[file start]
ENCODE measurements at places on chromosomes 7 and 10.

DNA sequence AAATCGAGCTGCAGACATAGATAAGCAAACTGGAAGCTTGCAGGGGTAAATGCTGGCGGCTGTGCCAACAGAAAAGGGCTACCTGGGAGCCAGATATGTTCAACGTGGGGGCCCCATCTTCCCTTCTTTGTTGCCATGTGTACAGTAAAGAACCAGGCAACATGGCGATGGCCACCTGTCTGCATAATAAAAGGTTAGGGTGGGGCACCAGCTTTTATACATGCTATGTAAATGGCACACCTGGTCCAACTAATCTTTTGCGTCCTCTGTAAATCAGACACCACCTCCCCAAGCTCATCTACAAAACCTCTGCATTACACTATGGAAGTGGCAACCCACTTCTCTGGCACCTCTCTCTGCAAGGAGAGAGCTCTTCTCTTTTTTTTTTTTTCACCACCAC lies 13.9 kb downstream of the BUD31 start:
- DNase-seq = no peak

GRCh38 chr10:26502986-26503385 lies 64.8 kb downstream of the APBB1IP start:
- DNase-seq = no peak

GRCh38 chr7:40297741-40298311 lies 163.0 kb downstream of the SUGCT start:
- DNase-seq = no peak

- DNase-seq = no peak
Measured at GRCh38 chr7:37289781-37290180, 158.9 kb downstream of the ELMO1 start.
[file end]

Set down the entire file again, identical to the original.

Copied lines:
ENCODE measurements at places on chromosomes 7 and 10.

DNA sequence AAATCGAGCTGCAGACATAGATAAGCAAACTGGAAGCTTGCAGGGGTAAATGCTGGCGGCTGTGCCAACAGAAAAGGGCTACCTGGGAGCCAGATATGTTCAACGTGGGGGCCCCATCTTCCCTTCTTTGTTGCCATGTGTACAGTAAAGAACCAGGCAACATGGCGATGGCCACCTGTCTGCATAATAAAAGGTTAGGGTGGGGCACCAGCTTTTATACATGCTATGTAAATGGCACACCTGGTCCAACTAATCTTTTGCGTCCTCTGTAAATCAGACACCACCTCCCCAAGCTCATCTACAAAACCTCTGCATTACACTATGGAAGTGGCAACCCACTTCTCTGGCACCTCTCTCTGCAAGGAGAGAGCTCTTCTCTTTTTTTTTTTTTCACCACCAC lies 13.9 kb downstream of the BUD31 start:
- DNase-seq = no peak

GRCh38 chr10:26502986-26503385 lies 64.8 kb downstream of the APBB1IP start:
- DNase-seq = no peak

GRCh38 chr7:40297741-40298311 lies 163.0 kb downstream of the SUGCT start:
- DNase-seq = no peak

- DNase-seq = no peak
Measured at GRCh38 chr7:37289781-37290180, 158.9 kb downstream of the ELMO1 start.